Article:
• Fri. Apr 19th, 2024

KennethErwinEngelhardt.com

The News blog of the onionfarms community

Tinubu-Led Lawmakers Inflate 2024 Budget with N53B Vague Projects

<a href="https://www.vecteezy.com/free-photos">Free Stock photos by Vecteezy</a>

The assertion made by Senator Abdul Ningi regarding the presence of over N53 billion worth of projects within the 2024 Appropriations Act lacking specific geographical allocations has been substantiated through a recent inquiry.

The senator, representing the Bauchi Central Senatorial District, recently levelled accusations against the Senate leadership, alleging illicit inclusion of projects into the 2024 budget. Consequently, he faced suspension from the Senate following his outspoken stance on the matter.

Senator Ningi, in defence of his claims, engaged expert scrutiny of the budget, leading to the discovery of several projects devoid of designated locations.

Upon careful examination of documents obtained by this publication and an exhaustive analysis of both the proposed and ratified 2024 budgets, it becomes evident that Senator Ningi’s assertions hold considerable validity.

According to the findings presented by Senator Ningi, a team of consultants identified 36 projects valued at N53 billion lacking specified geographical placements for implementation within the allocated funds.

The unfolding of events surrounding the 2024 Budget began on the 29th of November, 2024, when President Bola Tinubu presented the N27.5 trillion budget to the National Assembly.

Comprising a recurrent expenditure profile of N9.92 trillion, a capital expenditure component of N8.7 trillion, and N8.25 trillion allocated for debt servicing, the budget garnered immediate attention and scrutiny.

Within a remarkably swift timeline, lawmakers swiftly passed the budget, augmenting it by N1.2 trillion, thus elevating the total figure to N28.7 trillion. This rapid legislative action prompted widespread speculation among observers, who pondered whether diligence was sacrificed at the altar of speed.

The pace did not relent as President Tinubu expedited the bill’s enactment into law, affixing his signature within a mere 48 hours following its transmission to him.

However, the honeymoon period for the budget’s implementation was short-lived, as controversy erupted within a span of barely 60 days.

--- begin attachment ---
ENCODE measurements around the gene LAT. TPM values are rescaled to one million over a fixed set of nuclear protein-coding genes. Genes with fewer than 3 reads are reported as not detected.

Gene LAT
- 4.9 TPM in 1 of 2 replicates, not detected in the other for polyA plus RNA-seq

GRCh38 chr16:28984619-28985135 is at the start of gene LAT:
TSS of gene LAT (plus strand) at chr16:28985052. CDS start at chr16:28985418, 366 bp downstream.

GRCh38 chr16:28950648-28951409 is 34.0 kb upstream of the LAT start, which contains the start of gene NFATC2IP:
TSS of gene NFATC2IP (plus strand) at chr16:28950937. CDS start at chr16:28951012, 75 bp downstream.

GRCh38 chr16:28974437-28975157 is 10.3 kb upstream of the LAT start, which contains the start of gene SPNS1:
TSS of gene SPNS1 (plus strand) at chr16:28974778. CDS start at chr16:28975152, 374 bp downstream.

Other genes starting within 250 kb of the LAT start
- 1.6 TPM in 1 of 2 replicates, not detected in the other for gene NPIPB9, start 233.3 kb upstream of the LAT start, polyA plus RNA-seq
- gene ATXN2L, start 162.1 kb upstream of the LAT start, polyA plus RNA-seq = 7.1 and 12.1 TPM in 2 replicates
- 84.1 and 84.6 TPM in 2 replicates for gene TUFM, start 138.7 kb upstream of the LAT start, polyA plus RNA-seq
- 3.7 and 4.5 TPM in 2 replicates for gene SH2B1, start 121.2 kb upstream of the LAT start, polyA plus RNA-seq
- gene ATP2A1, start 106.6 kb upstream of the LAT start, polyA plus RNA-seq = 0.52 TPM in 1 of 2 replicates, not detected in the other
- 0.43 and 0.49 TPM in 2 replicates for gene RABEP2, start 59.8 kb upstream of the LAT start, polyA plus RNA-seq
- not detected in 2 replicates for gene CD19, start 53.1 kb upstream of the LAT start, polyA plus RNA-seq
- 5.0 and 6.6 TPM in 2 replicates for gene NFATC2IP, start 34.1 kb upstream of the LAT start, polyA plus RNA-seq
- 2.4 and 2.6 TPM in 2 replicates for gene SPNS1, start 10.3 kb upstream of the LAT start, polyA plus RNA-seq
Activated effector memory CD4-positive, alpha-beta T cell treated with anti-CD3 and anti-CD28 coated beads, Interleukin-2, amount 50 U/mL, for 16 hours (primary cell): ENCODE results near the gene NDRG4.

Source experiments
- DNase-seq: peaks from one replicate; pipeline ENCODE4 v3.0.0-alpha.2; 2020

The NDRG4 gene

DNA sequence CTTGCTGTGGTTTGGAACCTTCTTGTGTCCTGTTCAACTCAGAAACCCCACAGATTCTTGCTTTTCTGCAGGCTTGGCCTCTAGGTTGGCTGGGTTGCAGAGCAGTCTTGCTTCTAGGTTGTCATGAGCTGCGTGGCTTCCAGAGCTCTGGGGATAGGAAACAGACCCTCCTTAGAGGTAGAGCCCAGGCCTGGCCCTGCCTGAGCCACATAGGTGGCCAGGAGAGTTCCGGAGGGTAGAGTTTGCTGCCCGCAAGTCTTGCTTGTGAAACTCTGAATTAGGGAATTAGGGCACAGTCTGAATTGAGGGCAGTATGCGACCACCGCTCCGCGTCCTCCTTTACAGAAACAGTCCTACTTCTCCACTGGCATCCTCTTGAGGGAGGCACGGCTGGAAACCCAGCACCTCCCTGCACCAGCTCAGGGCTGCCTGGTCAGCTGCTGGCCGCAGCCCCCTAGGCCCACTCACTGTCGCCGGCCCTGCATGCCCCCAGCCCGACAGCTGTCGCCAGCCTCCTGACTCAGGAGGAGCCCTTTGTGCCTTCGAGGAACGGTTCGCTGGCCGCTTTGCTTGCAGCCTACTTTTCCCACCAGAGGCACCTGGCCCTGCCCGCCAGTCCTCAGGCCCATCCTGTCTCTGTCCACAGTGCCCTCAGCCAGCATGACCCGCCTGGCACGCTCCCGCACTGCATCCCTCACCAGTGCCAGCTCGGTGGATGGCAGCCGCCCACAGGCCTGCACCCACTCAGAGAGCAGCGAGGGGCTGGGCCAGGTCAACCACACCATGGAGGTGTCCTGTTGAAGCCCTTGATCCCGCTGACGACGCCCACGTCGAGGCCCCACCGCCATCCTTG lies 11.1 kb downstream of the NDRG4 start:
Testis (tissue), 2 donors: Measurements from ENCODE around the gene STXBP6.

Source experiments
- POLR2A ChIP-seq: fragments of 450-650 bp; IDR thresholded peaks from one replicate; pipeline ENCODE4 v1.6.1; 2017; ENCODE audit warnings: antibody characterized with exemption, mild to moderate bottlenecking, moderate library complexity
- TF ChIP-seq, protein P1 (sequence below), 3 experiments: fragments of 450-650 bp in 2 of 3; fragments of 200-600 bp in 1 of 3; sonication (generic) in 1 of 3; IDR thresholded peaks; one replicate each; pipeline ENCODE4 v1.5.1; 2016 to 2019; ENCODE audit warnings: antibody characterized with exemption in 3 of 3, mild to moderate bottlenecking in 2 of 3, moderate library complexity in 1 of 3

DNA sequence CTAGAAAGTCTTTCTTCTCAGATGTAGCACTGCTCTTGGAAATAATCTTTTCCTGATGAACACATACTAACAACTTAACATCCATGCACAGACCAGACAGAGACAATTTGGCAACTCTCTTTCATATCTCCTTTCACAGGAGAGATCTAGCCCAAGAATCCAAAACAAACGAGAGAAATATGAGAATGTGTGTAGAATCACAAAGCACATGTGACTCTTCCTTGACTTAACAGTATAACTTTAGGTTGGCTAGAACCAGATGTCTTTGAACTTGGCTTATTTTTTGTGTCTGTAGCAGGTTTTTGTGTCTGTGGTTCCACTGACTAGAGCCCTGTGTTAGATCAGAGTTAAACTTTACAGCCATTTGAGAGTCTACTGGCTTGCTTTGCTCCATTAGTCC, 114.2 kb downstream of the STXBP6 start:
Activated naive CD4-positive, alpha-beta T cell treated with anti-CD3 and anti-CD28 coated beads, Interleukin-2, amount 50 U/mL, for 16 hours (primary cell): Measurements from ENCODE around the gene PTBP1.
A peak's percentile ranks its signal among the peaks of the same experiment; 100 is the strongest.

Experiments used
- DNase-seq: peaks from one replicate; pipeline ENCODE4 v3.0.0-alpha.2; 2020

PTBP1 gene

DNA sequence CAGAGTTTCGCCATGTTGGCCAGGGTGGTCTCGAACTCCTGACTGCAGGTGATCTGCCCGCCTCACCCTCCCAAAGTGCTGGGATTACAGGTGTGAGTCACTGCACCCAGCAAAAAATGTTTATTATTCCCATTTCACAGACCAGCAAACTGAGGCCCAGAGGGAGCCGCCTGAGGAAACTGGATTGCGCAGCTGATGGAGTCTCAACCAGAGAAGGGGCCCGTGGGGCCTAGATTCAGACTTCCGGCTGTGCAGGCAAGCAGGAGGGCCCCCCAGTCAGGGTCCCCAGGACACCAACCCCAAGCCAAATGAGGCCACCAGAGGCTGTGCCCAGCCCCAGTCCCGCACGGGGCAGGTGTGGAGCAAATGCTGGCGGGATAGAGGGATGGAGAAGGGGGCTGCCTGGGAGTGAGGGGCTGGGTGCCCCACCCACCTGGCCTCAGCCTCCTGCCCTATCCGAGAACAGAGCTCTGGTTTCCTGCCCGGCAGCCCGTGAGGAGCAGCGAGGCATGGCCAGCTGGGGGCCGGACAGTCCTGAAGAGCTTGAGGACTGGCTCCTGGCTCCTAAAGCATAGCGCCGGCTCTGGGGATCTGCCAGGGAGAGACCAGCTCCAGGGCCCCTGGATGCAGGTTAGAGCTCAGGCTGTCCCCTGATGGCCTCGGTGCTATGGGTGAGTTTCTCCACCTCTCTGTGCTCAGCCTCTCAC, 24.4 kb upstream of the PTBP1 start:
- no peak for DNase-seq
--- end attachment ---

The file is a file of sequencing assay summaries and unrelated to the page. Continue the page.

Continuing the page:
In a twist of events, Senator Abdul Ningi’s statements regarding the budget discrepancies have sparked a contentious debate, shedding light on alleged irregularities within Nigeria’s fiscal framework.

Initially quoted during an interview with BBC Hausa, Senator Ningi purportedly revealed staggering figures, asserting that a colossal N3 trillion was clandestinely inserted into the budget for projects lacking designated locations. Notably, he attributed this occurrence to Senator Akpabio’s tenure.

However, Senator Ningi swiftly retracted his statements, asserting that he was misquoted and adamantly refuting any mention of “budget padding” or implicating Senator Akpabio. Despite mounting pressure to recant his claims, he staunchly maintained his stance, leading to his suspension during a heated plenary session.

Central to the controversy are two significant issues: budget padding and constituency projects.

Delving into the specifics, scrutiny of the budget documents by Senator Ningi unveiled a series of dubious allocations. For instance, allocations such as N500 million for the “Energy Poverty Intervention in Selected Rural Cooperators Settlements” lacked clarity, with vague descriptions and undisclosed locations. Additionally, various projects injected into the budget of institutions like the Federal College of Land Resources in Owerri, Imo State, lacked presidential approval, indicating potential irregularities in their inclusion.

Similar discrepancies extended to other agencies, such as the Agricultural Council of Nigeria and the Nigeria Institute of Oceanography and Marine Research, raising concerns about the integrity of the budgeting process.

Of particular note is the duplicity observed in allocating untraceable projects to multiple agencies, indicative of possible fraudulent activities orchestrated by lawmakers.

Moreover, the replication of projects without specified locations across different institutions, exemplified by the National Horticulture Research Institute in Ibadan and the Nigerian Institute of Oceanography and Marine Research, underscores systemic flaws in budget formulation and oversight.

These revelations underscore the urgent need for transparency and accountability within Nigeria’s budgetary processes as the nation grapples with allegations of fiscal impropriety and potential fraud perpetrated by lawmakers.

 

By Adanna

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